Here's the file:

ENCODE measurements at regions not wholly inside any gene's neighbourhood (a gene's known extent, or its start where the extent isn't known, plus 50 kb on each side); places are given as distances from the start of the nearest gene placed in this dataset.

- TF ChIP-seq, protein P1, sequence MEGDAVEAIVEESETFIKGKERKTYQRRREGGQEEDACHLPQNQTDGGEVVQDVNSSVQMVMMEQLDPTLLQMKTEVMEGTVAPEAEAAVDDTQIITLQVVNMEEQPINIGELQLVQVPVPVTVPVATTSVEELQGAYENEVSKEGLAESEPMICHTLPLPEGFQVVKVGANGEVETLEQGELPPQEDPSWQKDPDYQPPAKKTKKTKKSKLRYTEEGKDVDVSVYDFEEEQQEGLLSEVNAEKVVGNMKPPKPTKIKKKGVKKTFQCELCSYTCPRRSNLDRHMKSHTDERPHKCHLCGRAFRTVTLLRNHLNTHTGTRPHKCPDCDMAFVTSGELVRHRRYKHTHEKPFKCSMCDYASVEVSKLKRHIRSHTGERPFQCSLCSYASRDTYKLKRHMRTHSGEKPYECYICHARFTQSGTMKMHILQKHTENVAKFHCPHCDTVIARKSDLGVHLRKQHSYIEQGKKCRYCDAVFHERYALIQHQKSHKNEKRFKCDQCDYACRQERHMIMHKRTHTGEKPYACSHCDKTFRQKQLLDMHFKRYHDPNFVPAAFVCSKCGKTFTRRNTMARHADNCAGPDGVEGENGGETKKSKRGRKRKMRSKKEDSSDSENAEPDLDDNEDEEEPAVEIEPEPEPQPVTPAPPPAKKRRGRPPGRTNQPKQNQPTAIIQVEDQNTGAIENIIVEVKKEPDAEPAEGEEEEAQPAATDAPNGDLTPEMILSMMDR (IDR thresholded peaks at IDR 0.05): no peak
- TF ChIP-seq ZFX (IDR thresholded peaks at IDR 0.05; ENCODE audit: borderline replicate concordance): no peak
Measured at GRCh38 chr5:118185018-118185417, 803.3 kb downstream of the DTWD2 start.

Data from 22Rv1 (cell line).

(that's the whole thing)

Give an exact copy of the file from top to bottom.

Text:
ENCODE measurements at regions not wholly inside any gene's neighbourhood (a gene's known extent, or its start where the extent isn't known, plus 50 kb on each side); places are given as distances from the start of the nearest gene placed in this dataset.

- TF ChIP-seq, protein P1, sequence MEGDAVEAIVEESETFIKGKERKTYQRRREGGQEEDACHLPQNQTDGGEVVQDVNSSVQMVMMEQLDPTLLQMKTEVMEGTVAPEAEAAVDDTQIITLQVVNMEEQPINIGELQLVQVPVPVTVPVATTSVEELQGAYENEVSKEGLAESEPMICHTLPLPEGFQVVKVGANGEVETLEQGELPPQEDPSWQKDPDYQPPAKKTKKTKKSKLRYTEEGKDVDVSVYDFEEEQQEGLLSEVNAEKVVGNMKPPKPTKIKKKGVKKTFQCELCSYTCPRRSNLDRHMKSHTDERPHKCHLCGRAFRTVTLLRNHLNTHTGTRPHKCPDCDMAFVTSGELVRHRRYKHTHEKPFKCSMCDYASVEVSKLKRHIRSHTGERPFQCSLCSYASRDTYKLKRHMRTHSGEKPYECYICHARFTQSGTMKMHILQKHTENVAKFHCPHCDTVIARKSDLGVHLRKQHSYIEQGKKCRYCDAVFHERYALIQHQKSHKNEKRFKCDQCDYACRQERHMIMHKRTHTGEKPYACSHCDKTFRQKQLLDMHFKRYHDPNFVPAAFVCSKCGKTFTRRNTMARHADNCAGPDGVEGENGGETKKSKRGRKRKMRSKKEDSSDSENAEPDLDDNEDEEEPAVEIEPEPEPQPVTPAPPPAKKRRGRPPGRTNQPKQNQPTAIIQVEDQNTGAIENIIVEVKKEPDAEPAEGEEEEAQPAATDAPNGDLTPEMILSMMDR (IDR thresholded peaks at IDR 0.05): no peak
- TF ChIP-seq ZFX (IDR thresholded peaks at IDR 0.05; ENCODE audit: borderline replicate concordance): no peak
Measured at GRCh38 chr5:118185018-118185417, 803.3 kb downstream of the DTWD2 start.

Data from 22Rv1 (cell line).